Cenovus delivers strong second quarter

Record operating results; solid financial performance

Calgary, Alberta (July 26, 2018) – Cenovus Energy Inc. (TSX: CVE) (NYSE: CVE) achieved record production and delivered solid financial performance in the second quarter of 2018. The company had adjusted funds flow of $774 million, even after a realized risk management loss of $697 million, and generated free funds flow of $482 million. Cenovus ramped up its oil sands operations in the second quarter and achieved record high production volumes and record low per-barrel oil sands operating costs after using the dynamic storage capability of its reservoirs to strategically slow oil sands production in the first quarter due to market conditions. Following major planned turnarounds in the first quarter, Cenovus’s Refining and Marketing segment also performed very well.

Second quarter highlights

  • Adjusted funds flow of $0.63 per share compared with a shortfall of $0.03 per share in the first quarter of 2018. Adjusted funds flow was $0.67 per share in the second quarter of 2017.
  • Cash from operating activities of $533 million, compared with a shortfall of $123 million in the first quarter of 2018. Cash from operating activities was $1.2 billion in the second quarter of 2017.
  • Oil sands production of almost 390,000 barrels per day (bbls/d), 49% higher than the same period of 2017, and record low oil sands operating costs of $7.32/bbl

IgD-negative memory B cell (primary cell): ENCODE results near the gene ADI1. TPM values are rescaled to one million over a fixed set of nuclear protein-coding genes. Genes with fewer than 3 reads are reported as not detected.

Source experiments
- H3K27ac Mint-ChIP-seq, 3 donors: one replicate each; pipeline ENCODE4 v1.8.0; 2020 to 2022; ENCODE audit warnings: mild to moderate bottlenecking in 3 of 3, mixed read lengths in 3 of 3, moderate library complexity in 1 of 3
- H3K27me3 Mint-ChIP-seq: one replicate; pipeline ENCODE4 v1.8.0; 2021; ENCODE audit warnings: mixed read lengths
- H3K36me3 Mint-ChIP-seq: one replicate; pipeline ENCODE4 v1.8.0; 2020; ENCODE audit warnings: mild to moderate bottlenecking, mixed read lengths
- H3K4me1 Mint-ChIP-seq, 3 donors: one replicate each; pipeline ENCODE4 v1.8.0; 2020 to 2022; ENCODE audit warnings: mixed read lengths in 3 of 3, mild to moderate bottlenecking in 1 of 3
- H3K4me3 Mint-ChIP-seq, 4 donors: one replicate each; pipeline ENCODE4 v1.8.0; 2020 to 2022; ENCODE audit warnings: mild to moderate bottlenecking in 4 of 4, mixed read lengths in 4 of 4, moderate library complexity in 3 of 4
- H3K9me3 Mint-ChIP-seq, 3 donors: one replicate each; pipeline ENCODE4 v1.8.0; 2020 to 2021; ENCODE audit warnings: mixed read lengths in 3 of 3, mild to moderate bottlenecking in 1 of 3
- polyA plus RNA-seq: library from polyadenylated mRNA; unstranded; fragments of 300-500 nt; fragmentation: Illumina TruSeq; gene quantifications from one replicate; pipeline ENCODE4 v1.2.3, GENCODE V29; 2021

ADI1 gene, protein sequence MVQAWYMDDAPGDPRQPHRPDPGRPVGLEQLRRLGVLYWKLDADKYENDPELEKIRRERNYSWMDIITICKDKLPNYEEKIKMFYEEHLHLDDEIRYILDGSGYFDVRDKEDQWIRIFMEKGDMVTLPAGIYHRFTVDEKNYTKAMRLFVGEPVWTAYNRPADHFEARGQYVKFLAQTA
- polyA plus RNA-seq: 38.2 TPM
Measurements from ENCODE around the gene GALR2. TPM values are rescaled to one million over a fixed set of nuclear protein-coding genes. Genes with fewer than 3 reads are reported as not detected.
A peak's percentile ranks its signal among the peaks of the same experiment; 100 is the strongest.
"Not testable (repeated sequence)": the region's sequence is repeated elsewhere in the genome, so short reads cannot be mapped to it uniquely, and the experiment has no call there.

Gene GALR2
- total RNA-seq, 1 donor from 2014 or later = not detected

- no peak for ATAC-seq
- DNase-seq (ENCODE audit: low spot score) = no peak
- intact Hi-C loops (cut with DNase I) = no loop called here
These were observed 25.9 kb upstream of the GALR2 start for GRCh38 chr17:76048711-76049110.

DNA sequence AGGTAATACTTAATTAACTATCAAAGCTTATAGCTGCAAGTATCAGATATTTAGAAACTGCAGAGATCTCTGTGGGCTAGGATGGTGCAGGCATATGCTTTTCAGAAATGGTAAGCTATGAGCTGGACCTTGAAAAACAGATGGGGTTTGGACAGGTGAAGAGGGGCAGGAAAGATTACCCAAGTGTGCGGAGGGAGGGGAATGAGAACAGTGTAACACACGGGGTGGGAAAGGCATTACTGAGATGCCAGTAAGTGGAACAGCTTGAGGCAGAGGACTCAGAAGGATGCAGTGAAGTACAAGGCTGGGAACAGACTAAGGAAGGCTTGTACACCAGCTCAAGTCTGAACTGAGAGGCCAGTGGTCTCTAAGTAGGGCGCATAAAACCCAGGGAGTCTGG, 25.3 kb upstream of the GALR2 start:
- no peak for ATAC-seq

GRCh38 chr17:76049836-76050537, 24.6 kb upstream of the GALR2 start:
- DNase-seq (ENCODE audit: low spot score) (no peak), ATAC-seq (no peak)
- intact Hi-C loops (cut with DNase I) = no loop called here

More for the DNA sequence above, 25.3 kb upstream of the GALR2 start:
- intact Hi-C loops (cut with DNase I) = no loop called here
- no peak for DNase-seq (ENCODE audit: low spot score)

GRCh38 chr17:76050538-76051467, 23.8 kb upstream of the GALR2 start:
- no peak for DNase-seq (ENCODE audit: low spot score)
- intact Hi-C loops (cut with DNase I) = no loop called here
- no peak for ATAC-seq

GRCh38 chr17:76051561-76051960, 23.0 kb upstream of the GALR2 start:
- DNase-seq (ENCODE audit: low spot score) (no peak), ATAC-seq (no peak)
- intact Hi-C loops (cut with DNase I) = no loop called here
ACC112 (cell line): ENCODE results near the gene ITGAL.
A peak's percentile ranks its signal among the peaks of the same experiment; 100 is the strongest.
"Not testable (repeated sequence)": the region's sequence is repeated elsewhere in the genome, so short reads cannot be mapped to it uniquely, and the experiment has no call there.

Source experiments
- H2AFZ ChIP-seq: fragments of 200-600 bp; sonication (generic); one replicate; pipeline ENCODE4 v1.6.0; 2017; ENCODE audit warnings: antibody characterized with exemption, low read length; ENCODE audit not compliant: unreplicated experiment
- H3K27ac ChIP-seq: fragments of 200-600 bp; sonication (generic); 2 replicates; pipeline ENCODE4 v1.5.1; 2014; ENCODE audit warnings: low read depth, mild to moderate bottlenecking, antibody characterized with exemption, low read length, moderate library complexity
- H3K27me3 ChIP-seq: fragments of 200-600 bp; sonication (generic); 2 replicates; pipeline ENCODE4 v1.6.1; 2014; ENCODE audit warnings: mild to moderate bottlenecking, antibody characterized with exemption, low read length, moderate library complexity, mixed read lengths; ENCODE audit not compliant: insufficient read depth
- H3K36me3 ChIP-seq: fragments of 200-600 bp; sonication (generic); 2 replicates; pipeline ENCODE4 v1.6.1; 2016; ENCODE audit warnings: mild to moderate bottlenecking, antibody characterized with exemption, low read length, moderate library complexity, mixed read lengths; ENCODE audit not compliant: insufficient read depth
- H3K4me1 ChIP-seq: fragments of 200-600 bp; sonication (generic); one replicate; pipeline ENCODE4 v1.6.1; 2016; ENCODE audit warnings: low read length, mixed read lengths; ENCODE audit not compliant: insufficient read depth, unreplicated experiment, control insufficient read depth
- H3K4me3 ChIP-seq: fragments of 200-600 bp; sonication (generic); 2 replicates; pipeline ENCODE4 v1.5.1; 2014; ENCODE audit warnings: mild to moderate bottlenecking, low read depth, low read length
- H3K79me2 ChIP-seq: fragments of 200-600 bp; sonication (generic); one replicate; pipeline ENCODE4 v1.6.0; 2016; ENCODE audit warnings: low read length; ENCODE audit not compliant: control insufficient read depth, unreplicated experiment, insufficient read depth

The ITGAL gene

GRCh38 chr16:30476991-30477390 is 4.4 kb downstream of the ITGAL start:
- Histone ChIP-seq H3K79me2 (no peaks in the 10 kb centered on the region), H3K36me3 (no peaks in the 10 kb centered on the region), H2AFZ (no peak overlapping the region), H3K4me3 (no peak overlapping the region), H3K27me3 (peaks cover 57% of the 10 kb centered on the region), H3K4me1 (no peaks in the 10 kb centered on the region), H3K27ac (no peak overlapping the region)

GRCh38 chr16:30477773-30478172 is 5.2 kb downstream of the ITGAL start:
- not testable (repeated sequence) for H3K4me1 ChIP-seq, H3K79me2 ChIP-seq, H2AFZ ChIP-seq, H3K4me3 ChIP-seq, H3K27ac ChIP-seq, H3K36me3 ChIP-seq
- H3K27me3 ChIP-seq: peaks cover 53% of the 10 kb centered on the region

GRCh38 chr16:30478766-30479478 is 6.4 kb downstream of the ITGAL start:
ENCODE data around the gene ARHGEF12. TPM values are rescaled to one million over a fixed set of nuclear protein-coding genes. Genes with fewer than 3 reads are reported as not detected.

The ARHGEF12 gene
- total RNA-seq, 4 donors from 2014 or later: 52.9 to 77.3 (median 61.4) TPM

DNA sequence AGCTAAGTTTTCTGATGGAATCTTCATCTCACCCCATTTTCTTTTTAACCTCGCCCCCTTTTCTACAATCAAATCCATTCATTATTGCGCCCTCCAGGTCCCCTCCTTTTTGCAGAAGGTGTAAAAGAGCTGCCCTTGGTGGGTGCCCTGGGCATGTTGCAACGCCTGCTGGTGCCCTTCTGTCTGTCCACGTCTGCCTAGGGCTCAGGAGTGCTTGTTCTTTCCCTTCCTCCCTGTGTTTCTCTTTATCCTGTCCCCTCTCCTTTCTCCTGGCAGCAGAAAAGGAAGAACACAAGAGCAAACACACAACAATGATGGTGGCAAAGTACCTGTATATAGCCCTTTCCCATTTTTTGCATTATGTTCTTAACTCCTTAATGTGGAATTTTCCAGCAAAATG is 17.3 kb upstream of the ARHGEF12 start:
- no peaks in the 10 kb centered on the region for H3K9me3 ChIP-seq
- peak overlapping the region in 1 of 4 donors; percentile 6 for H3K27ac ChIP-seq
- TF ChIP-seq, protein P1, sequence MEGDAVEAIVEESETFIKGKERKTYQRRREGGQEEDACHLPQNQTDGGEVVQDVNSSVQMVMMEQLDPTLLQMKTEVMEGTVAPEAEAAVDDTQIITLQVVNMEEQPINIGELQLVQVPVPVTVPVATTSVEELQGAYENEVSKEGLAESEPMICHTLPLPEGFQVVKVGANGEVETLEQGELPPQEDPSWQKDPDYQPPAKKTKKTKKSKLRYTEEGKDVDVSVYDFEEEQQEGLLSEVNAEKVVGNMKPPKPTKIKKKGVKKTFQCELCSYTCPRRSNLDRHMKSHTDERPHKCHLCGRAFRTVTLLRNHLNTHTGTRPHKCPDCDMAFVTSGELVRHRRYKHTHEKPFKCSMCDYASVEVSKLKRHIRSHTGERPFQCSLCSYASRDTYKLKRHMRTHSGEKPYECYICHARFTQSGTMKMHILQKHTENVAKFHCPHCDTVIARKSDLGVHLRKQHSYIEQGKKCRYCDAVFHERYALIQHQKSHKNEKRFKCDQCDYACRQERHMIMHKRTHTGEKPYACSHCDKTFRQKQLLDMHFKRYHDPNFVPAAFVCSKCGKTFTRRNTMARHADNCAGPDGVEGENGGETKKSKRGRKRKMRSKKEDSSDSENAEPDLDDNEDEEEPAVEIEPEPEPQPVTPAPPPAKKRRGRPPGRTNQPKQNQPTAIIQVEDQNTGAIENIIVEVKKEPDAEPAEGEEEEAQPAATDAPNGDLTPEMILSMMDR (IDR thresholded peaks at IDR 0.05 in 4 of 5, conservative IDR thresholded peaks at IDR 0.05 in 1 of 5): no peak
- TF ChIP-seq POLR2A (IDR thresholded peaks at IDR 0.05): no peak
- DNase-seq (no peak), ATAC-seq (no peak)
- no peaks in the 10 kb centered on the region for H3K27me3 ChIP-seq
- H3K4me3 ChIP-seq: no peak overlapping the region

• Refining and marketing operating margin of $357 million, compared with $20 million in the second quarter of 2017
  • Corporate hedge positions reduced to 37% of forecast liquids production for the rest of 2018

Read the complete news release

Photos

Cenovus’s Christina Lake project in northern Alberta uses steam-assisted gravity drainage (SAGD) technology to produce oil. The process involves drilling into the reservoir and injecting steam at a low pressure to soften the oil so it can be pumped to the surface.
Courtesy Cenovus Energy
Steam generators at Cenovus’s Foster Creek project in northern Alberta. The project uses a process called steam-assisted gravity drainage (SAGD) to produce oil, which involves drilling into the reservoir and injecting steam at a low pressure to soften the oil so it can be pumped to the surface.
Courtesy Cenovus Energy
Cenovus’s Wolf Lake Natural Gas Plant in the Deep Basin in west central Alberta.
Courtesy Cenovus Energy